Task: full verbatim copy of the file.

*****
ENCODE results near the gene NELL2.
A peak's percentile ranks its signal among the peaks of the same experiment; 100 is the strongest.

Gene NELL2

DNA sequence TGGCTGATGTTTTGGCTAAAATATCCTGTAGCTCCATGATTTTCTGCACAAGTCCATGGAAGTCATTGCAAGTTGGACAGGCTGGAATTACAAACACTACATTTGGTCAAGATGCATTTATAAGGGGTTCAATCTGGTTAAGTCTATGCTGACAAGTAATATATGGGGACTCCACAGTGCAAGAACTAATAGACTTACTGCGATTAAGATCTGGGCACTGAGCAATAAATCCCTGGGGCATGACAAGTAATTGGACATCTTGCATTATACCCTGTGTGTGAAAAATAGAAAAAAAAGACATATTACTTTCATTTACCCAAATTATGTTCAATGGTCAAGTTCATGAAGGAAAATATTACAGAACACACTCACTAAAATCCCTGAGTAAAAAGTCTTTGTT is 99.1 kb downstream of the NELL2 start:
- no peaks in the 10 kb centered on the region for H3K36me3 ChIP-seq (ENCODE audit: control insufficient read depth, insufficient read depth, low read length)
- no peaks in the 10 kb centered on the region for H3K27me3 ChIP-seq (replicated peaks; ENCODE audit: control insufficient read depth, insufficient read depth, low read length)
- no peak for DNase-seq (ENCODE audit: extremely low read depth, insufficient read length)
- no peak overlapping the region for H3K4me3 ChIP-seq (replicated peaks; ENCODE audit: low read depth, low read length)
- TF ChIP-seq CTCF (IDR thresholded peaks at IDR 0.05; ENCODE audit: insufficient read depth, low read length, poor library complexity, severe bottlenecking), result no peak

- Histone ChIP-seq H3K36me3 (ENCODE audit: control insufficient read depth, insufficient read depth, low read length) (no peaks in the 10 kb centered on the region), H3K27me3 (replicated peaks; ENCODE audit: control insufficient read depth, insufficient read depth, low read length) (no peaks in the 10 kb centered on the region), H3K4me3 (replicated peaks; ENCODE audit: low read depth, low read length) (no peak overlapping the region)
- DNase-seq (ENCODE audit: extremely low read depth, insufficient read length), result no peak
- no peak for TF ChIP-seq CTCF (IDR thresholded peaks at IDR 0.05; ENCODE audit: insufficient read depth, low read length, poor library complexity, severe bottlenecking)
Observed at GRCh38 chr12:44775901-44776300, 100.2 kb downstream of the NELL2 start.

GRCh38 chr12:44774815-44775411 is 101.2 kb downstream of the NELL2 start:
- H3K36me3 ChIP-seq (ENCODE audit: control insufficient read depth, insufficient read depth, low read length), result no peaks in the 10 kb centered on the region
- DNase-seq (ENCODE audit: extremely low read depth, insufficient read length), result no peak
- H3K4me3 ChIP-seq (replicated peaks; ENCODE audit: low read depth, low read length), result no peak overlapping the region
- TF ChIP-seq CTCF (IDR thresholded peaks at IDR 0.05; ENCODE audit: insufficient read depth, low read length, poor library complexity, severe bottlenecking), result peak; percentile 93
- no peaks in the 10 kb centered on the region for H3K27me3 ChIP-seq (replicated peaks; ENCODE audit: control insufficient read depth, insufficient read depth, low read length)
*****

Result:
ENCODE results near the gene NELL2.
A peak's percentile ranks its signal among the peaks of the same experiment; 100 is the strongest.

Gene NELL2

DNA sequence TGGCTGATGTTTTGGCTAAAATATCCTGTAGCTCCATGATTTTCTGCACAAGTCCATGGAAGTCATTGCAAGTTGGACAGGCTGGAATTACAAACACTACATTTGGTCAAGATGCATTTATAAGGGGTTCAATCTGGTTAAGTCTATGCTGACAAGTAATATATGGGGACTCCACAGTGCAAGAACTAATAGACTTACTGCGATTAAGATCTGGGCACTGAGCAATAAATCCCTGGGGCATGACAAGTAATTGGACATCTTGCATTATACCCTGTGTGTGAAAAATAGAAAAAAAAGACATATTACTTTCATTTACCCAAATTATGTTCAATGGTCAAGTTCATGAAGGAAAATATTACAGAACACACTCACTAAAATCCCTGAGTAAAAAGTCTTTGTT is 99.1 kb downstream of the NELL2 start:
- no peaks in the 10 kb centered on the region for H3K36me3 ChIP-seq (ENCODE audit: control insufficient read depth, insufficient read depth, low read length)
- no peaks in the 10 kb centered on the region for H3K27me3 ChIP-seq (replicated peaks; ENCODE audit: control insufficient read depth, insufficient read depth, low read length)
- no peak for DNase-seq (ENCODE audit: extremely low read depth, insufficient read length)
- no peak overlapping the region for H3K4me3 ChIP-seq (replicated peaks; ENCODE audit: low read depth, low read length)
- TF ChIP-seq CTCF (IDR thresholded peaks at IDR 0.05; ENCODE audit: insufficient read depth, low read length, poor library complexity, severe bottlenecking), result no peak

- Histone ChIP-seq H3K36me3 (ENCODE audit: control insufficient read depth, insufficient read depth, low read length) (no peaks in the 10 kb centered on the region), H3K27me3 (replicated peaks; ENCODE audit: control insufficient read depth, insufficient read depth, low read length) (no peaks in the 10 kb centered on the region), H3K4me3 (replicated peaks; ENCODE audit: low read depth, low read length) (no peak overlapping the region)
- DNase-seq (ENCODE audit: extremely low read depth, insufficient read length), result no peak
- no peak for TF ChIP-seq CTCF (IDR thresholded peaks at IDR 0.05; ENCODE audit: insufficient read depth, low read length, poor library complexity, severe bottlenecking)
Observed at GRCh38 chr12:44775901-44776300, 100.2 kb downstream of the NELL2 start.

GRCh38 chr12:44774815-44775411 is 101.2 kb downstream of the NELL2 start:
- H3K36me3 ChIP-seq (ENCODE audit: control insufficient read depth, insufficient read depth, low read length), result no peaks in the 10 kb centered on the region
- DNase-seq (ENCODE audit: extremely low read depth, insufficient read length), result no peak
- H3K4me3 ChIP-seq (replicated peaks; ENCODE audit: low read depth, low read length), result no peak overlapping the region
- TF ChIP-seq CTCF (IDR thresholded peaks at IDR 0.05; ENCODE audit: insufficient read depth, low read length, poor library complexity, severe bottlenecking), result peak; percentile 93
- no peaks in the 10 kb centered on the region for H3K27me3 ChIP-seq (replicated peaks; ENCODE audit: control insufficient read depth, insufficient read depth, low read length)